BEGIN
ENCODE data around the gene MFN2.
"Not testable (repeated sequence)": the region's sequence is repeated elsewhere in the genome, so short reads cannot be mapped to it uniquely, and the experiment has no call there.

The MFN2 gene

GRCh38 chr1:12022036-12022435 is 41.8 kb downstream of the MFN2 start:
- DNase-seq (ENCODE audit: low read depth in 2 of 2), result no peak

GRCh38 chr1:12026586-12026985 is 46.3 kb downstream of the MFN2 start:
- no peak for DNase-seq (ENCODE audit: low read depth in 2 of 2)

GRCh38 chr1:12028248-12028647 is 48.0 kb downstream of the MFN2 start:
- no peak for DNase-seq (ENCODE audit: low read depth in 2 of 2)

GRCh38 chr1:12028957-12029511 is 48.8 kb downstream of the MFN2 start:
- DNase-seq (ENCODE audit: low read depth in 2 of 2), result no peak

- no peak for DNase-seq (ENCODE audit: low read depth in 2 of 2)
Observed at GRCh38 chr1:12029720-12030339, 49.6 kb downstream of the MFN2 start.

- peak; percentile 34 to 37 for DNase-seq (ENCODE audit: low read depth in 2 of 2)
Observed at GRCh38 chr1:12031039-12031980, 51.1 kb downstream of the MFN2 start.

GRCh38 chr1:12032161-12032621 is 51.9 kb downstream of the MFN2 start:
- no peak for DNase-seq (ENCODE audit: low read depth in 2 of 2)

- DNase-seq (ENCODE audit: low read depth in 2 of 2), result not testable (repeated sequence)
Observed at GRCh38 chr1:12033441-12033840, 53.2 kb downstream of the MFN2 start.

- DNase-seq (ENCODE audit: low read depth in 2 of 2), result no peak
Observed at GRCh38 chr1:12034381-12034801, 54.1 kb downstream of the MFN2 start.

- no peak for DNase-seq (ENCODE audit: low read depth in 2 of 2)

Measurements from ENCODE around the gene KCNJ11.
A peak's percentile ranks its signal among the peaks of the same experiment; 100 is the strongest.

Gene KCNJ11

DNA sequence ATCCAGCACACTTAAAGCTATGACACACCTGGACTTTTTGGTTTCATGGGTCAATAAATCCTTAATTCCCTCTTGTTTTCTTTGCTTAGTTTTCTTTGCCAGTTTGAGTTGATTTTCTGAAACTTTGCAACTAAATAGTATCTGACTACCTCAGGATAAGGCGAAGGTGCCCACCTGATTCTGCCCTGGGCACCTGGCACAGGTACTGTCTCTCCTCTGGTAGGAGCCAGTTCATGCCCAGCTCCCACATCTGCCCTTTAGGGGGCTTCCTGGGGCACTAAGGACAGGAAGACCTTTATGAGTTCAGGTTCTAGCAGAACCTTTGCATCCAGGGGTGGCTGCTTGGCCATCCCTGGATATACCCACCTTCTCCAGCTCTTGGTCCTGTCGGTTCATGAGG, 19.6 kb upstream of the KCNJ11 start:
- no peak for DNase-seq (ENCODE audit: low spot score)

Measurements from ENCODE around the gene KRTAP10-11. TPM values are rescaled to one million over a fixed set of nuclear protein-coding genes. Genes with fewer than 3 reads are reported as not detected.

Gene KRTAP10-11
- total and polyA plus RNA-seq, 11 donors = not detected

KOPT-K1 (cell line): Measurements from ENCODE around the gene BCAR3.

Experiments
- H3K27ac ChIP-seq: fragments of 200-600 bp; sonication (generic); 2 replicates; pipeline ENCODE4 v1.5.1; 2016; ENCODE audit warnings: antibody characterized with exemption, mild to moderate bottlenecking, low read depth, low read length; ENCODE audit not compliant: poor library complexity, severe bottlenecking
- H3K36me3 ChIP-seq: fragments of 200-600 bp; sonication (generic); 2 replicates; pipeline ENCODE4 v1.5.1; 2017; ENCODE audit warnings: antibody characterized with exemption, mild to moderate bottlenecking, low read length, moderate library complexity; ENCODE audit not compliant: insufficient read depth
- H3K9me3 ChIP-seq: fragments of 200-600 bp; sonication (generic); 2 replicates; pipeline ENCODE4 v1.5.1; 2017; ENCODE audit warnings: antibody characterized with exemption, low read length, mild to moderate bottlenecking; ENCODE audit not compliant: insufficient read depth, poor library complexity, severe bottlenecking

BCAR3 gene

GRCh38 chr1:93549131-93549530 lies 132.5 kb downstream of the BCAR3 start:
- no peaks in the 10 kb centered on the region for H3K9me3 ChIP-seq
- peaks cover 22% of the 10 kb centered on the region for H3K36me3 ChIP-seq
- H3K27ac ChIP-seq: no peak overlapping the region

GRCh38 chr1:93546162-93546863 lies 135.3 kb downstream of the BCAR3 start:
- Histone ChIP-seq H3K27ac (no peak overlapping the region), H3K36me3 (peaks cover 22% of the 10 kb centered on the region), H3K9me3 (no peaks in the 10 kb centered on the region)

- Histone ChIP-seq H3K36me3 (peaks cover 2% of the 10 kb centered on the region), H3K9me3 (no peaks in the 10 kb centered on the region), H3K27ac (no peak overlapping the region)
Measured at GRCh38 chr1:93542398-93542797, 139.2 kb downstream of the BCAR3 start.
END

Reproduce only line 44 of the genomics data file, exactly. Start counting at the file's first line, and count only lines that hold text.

Measured at GRCh38 chr1:93542398-93542797, 139.2 kb downstream of the BCAR3 start.